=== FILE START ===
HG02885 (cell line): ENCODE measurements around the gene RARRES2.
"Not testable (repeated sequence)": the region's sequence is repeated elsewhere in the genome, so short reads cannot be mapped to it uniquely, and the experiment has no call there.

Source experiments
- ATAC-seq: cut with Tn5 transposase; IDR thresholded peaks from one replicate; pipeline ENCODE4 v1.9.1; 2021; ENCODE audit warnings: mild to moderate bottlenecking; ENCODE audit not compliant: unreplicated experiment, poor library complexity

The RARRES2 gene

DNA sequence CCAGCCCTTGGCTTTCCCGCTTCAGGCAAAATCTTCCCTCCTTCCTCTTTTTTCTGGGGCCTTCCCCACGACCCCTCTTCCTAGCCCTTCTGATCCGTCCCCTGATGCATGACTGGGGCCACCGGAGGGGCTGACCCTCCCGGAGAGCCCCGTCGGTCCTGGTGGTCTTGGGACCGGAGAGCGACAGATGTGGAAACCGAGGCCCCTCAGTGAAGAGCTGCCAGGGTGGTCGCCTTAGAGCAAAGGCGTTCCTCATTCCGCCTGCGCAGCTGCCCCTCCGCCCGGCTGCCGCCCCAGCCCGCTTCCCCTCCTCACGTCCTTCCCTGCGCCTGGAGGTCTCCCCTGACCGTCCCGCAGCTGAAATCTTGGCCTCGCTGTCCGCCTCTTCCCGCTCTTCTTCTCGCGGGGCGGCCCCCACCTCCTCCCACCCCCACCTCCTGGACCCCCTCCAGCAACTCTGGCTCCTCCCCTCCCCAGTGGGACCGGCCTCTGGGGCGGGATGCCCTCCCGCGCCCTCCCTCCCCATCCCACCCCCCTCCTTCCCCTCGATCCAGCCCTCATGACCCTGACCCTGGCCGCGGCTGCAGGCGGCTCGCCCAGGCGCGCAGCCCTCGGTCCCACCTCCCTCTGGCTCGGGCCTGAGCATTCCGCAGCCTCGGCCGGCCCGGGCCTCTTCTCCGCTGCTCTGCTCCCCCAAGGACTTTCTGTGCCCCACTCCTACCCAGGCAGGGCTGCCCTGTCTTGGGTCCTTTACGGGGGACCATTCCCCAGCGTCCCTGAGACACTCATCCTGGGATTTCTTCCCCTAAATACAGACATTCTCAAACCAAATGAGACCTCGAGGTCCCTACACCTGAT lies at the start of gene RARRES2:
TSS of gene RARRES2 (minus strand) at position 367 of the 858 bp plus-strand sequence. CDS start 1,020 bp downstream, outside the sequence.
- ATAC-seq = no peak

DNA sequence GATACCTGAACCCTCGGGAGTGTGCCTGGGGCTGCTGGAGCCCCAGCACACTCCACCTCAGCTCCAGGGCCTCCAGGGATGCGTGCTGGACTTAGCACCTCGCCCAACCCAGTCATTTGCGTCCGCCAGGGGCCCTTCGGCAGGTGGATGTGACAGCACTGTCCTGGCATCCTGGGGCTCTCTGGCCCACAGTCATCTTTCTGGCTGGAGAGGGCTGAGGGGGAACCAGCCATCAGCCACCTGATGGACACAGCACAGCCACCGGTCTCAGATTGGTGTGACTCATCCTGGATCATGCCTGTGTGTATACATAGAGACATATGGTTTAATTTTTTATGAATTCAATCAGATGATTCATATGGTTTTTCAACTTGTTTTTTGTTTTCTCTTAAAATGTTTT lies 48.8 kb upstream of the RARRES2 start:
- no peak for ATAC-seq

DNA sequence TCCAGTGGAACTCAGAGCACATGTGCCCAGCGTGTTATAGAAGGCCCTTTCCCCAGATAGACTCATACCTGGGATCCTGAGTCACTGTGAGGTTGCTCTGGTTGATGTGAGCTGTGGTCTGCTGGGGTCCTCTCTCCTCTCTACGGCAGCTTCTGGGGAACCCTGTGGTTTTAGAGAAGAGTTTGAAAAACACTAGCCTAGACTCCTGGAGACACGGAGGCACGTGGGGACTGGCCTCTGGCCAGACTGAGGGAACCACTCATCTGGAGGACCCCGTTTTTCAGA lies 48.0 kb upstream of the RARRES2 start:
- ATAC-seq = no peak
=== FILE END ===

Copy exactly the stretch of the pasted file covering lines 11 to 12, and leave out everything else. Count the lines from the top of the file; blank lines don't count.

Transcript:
DNA sequence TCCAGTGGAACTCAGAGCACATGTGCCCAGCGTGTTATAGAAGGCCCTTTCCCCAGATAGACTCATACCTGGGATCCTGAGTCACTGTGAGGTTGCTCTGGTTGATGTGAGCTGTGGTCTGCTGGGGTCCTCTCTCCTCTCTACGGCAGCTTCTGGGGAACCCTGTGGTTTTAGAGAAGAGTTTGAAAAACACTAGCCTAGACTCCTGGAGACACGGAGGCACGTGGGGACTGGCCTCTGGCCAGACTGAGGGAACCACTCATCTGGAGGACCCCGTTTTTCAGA lies 48.0 kb upstream of the RARRES2 start:
- ATAC-seq = no peak